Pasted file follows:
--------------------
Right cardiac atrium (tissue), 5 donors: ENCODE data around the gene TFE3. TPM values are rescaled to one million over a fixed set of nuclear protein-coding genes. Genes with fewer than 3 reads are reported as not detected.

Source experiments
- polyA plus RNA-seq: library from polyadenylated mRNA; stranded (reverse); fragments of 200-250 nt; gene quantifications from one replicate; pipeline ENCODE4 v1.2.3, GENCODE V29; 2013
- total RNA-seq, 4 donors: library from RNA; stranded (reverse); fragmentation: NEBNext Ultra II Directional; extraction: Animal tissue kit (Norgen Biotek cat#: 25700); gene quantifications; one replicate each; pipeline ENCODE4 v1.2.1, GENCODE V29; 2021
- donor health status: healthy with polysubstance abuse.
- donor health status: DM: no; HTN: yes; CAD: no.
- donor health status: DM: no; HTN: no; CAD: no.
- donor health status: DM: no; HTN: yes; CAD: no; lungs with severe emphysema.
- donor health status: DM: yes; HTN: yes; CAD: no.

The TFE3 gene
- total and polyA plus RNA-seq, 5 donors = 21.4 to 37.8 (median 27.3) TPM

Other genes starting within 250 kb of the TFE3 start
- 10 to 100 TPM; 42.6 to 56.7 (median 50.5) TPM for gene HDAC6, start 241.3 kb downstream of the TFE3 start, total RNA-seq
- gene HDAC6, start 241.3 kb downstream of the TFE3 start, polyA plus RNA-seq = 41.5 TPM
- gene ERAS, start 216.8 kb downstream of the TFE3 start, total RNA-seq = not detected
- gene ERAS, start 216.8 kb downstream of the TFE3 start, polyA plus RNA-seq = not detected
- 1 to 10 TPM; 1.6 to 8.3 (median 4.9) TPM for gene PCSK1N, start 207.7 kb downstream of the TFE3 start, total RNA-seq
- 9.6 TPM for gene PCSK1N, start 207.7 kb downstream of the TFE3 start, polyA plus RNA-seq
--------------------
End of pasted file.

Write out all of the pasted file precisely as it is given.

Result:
Right cardiac atrium (tissue), 5 donors: ENCODE data around the gene TFE3. TPM values are rescaled to one million over a fixed set of nuclear protein-coding genes. Genes with fewer than 3 reads are reported as not detected.

Source experiments
- polyA plus RNA-seq: library from polyadenylated mRNA; stranded (reverse); fragments of 200-250 nt; gene quantifications from one replicate; pipeline ENCODE4 v1.2.3, GENCODE V29; 2013
- total RNA-seq, 4 donors: library from RNA; stranded (reverse); fragmentation: NEBNext Ultra II Directional; extraction: Animal tissue kit (Norgen Biotek cat#: 25700); gene quantifications; one replicate each; pipeline ENCODE4 v1.2.1, GENCODE V29; 2021
- donor health status: healthy with polysubstance abuse.
- donor health status: DM: no; HTN: yes; CAD: no.
- donor health status: DM: no; HTN: no; CAD: no.
- donor health status: DM: no; HTN: yes; CAD: no; lungs with severe emphysema.
- donor health status: DM: yes; HTN: yes; CAD: no.

The TFE3 gene
- total and polyA plus RNA-seq, 5 donors = 21.4 to 37.8 (median 27.3) TPM

Other genes starting within 250 kb of the TFE3 start
- 10 to 100 TPM; 42.6 to 56.7 (median 50.5) TPM for gene HDAC6, start 241.3 kb downstream of the TFE3 start, total RNA-seq
- gene HDAC6, start 241.3 kb downstream of the TFE3 start, polyA plus RNA-seq = 41.5 TPM
- gene ERAS, start 216.8 kb downstream of the TFE3 start, total RNA-seq = not detected
- gene ERAS, start 216.8 kb downstream of the TFE3 start, polyA plus RNA-seq = not detected
- 1 to 10 TPM; 1.6 to 8.3 (median 4.9) TPM for gene PCSK1N, start 207.7 kb downstream of the TFE3 start, total RNA-seq
- 9.6 TPM for gene PCSK1N, start 207.7 kb downstream of the TFE3 start, polyA plus RNA-seq